Atlantic Marine life facing oxygen crisis

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Although there is a range of environmental conditions in which an animal can survive, there is an even smaller range of conditions in which it can thrive.

New research from the national Marine Environmental Observation Prediction and Response (MEOPAR) Network finds that low oxygen levels may stress, or even kill, a number of marine fish and invertebrates off Eastern Canada in the next 50 years.

The Eastern Canadian fisheries of the Gulf of St. Lawrence and the Scotian Shelf are globally important fisheries. But the effects of climate change, such as increasing temperatures,increasing acidity, and lowered oxygen levels, are placing stress on marine fish and invertebrates,which could affect the fisheries’ future viability.

Lead researcher
Dr. Catherine Brennan,
now at the Bedford
Institute of Oceanography

The study, led by Dr. Catherine Brennand while a MEOPAR-funded postdoctoral fellow at Dalhousie University, used computers to model currents and physical characteristics, such as salinity and temperature,of the Gulf of St. Lawrence and Scotian Shelf.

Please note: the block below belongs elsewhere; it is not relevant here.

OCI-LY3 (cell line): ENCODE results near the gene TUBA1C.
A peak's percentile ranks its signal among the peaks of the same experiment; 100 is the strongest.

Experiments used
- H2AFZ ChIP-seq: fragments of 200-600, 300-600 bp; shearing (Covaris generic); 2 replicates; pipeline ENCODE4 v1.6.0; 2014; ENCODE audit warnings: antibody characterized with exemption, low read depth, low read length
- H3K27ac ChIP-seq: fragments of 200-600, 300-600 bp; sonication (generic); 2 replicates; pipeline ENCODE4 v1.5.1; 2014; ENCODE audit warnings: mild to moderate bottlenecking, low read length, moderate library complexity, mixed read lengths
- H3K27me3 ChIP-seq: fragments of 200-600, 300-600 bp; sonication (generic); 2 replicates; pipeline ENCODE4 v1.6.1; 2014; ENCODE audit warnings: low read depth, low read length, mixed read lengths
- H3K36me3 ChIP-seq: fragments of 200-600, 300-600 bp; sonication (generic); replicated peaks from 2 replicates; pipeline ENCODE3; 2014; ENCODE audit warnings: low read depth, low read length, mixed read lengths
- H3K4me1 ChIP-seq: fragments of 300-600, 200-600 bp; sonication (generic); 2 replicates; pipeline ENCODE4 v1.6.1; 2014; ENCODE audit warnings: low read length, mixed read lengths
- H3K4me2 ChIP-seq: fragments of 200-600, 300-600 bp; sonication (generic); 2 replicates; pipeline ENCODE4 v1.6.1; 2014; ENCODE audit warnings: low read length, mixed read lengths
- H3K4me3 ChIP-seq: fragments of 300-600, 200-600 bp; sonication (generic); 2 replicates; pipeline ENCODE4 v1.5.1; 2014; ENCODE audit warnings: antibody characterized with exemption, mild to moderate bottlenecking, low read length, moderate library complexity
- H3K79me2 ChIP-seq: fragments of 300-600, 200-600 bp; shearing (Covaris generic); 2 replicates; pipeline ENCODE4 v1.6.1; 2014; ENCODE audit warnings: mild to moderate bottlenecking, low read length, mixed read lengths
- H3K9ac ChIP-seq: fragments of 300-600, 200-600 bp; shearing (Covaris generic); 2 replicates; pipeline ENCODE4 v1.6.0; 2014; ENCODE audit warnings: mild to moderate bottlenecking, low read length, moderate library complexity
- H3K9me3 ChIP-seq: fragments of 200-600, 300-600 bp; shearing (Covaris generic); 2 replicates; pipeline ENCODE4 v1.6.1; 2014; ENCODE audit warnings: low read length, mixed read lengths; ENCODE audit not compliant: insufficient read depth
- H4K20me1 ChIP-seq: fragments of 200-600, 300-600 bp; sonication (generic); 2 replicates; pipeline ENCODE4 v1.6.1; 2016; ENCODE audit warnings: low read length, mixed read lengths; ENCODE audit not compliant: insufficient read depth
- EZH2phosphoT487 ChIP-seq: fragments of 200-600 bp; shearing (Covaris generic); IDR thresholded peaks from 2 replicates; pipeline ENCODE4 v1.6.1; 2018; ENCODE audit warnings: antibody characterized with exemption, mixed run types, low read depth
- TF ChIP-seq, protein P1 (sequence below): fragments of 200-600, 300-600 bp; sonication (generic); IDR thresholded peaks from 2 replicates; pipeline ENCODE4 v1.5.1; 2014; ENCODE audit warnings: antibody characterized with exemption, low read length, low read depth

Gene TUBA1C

The study concludes that if the current trends of increasing temperature and
decreasing oxygen continue, “many species will encounter unsuitable temperature or
oxygen conditions within the next century,” and that some will do so in the next 50 years.

“Each species has a thermal limit, a maximum temperature above which they are not able to
thrive,” explains Brennan. “For example, Atlantic Cod, which inhabit the western Scotian Shelf,
are at the upper boundary of their thermal limit, so any bit of warming that occurs in
this region is going to be too warm for them.”

The researchers hope others will use and expand the open access data-set they
compiled to better our understanding of the regional effects of climate change.

The study, Putting Temperature and Oxygen Thresholds of Marine Animals in Context of
Environmental Change: A Regional Perspective for the Scotian Shelf and Gulf of St. Lawrence,
was published in open access journal PLOS ONE, here. To access the dataset, go to the supporting information of the paper.

MEOPAR is a national Network of Centre of Excellence hosted at Dalhousie University that sees academic researchers and students, government scientists, and partners in the private, NGO and community sectors working together to reduce vulnerability and strengthen opportunity in Canada’s marine environment.

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